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Every Gift Matters - Bon Voyage, with a Purpose
Michelle Strickland
Bridget Harrison took travel seriously, embracing each experience boldly and fearlessly, with a little fun mixed in.

The University of Kansas School of Medicine alumna and Wichita, Kan., native went to Paraguay while she was a medical student. Harrison, fluent in Spanish, teased Jenny, a fellow medical student upon arrival: “No more English from now on.”

Harrison, an accomplished hand surgeon, died in 2018 at age 34. Her parents, Paul and Carolyn Harrison, of Wichita, used Bridget’s estate to establish an international education support fund for medical students to gain experiences in other countries.

“She was always excited about her trips, particularly those that were part of her education,” Paul Harrison said. “We wanted to set up a lasting memorial to her life with something that was such a part of her life and could connect in a positive way to others.”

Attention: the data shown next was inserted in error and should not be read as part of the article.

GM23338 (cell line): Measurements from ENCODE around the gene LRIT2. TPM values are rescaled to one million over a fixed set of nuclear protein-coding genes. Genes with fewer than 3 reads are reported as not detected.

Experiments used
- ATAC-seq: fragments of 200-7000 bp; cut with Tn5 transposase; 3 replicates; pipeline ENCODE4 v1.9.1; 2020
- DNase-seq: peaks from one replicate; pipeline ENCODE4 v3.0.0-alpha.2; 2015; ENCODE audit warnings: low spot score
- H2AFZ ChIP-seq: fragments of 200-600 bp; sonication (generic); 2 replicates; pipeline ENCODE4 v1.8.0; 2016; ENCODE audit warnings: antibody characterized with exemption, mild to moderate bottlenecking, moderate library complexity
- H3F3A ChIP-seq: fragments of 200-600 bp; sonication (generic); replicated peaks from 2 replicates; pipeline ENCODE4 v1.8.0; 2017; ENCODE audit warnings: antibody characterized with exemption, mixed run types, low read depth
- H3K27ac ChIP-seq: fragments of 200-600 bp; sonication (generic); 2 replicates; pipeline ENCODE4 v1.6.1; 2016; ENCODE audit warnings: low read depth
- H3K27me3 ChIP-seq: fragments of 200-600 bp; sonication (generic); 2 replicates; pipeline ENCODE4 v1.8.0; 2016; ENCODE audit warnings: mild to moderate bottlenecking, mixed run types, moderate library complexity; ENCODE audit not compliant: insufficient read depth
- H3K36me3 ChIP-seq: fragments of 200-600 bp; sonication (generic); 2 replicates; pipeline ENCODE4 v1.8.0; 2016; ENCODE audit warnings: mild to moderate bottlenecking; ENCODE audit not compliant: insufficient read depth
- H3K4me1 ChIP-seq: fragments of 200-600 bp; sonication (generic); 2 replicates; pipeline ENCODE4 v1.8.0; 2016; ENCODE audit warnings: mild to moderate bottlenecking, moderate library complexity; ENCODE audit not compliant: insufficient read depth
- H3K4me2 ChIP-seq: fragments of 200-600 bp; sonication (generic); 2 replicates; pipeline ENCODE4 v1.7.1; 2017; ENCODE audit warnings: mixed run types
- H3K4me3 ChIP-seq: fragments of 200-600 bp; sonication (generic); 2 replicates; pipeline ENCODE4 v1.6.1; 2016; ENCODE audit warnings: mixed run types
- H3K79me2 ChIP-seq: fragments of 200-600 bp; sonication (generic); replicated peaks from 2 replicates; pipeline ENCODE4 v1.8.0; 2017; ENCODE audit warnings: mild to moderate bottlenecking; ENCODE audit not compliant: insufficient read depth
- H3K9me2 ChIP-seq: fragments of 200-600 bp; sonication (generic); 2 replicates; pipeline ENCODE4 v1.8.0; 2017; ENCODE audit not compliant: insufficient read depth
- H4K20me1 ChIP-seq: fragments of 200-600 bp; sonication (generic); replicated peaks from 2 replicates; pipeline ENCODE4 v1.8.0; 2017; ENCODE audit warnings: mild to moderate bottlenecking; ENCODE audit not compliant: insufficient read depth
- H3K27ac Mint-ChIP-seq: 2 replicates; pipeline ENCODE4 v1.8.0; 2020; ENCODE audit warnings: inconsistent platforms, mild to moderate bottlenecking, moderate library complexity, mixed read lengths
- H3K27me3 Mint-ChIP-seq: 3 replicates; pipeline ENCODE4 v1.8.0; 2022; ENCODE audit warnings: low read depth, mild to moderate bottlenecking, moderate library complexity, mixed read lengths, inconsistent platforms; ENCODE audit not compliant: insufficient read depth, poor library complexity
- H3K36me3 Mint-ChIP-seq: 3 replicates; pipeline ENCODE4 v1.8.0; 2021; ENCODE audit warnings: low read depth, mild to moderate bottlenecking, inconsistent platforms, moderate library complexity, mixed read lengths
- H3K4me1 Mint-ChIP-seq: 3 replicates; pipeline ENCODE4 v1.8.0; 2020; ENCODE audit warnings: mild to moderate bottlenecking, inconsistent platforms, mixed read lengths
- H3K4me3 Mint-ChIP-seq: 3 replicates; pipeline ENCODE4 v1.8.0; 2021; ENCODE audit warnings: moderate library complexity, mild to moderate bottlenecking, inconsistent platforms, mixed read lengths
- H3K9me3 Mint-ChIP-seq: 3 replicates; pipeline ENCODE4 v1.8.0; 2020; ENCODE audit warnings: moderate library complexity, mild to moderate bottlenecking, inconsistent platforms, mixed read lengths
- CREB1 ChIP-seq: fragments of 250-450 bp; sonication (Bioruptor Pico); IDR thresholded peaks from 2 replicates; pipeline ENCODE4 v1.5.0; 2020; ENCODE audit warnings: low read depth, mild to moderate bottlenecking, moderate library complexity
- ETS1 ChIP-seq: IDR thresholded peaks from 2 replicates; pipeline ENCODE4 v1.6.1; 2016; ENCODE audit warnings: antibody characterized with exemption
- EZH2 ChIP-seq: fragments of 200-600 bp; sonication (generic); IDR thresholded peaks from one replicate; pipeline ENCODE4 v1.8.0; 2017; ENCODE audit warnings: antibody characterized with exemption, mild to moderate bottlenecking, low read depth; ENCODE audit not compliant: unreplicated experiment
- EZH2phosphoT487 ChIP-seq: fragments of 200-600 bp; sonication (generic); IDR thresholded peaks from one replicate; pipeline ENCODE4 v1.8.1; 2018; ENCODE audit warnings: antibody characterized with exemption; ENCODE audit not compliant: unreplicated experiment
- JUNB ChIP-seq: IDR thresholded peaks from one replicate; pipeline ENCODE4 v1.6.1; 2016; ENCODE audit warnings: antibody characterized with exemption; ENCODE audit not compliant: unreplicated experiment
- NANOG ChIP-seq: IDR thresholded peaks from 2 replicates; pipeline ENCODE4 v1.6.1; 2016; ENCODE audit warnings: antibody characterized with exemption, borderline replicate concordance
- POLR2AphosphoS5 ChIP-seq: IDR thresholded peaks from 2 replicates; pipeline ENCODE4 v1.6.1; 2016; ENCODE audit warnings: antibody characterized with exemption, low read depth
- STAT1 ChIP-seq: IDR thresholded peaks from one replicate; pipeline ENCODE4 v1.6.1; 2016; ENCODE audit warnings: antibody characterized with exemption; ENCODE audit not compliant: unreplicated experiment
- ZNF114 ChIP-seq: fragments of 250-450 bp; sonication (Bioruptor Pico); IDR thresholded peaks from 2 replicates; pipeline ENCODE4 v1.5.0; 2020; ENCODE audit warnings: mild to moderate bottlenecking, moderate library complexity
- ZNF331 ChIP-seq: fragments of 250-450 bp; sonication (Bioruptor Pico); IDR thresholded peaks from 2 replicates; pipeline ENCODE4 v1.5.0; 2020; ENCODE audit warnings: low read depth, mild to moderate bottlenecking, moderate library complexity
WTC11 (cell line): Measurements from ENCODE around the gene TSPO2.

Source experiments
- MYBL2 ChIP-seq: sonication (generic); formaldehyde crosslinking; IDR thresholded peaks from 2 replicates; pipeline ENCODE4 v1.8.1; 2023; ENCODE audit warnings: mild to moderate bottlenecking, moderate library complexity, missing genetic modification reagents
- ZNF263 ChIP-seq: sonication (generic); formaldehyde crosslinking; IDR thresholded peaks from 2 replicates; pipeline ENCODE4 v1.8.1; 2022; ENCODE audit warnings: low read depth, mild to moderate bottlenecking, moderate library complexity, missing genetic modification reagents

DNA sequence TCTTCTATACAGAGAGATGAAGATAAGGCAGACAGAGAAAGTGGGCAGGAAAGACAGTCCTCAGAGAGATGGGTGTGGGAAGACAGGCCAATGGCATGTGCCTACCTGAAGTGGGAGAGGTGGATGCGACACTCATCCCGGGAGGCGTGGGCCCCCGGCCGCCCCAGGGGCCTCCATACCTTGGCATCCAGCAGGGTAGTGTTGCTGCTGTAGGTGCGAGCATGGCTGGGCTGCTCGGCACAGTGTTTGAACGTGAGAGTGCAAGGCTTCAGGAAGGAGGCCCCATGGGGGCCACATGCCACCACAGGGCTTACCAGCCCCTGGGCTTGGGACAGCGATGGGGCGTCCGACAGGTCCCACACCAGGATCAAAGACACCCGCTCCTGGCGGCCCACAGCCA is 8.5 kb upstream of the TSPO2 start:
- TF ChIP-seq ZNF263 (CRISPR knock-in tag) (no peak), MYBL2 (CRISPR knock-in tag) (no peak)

Bridget Harrison started traveling in high school with a trip to Spain, and after that, there was no stopping her. She earned undergraduate degrees in biology and Spanish and returned to Spain to further her studies. She also traveled to Russia by train and to Istanbul, Turkey, by herself.

“This might have given most young single women an uncomfortable feeling,” Paul said. “But she liked seeing different places and cultures.”

Shayla McElyea, a graduate of KU School of Medicine-Wichita doing her residency in family medicine in Ogden, Utah, went to New Zealand thanks to the Harrison fund. She spent a month at Auckland City Hospital studying dermatology, where she experienced New Zealand’s unique mix of cultures as well as socialized medicine.

ADVENTUROUS SPIRIT: Bridget Harrison had a passion for exploring new places and real-world learning. The memorial Bridget L. Harrison, M.D. International Education Support fund celebrates her life by helping medical students embark on their own journeys.
Photo Contributed by Paul and Carolyn Harrison

“New Zealand is very expensive — not just to travel there, but to live,” McElyea said. “It was important to me to have assistance, because otherwise, I wouldn’t have been able to make it feasible financially.”

For Bridget Harrison, travel added a layer of enlightenment to her medical education, and Carolyn Harrison said it was why she and Paul decided to set up the fund.

“Many medical students today don’t have much,” Carolyn said. “Bridget was a penny pincher, but she made sure she had money for her next trip. This is her way of going on that next trip.”

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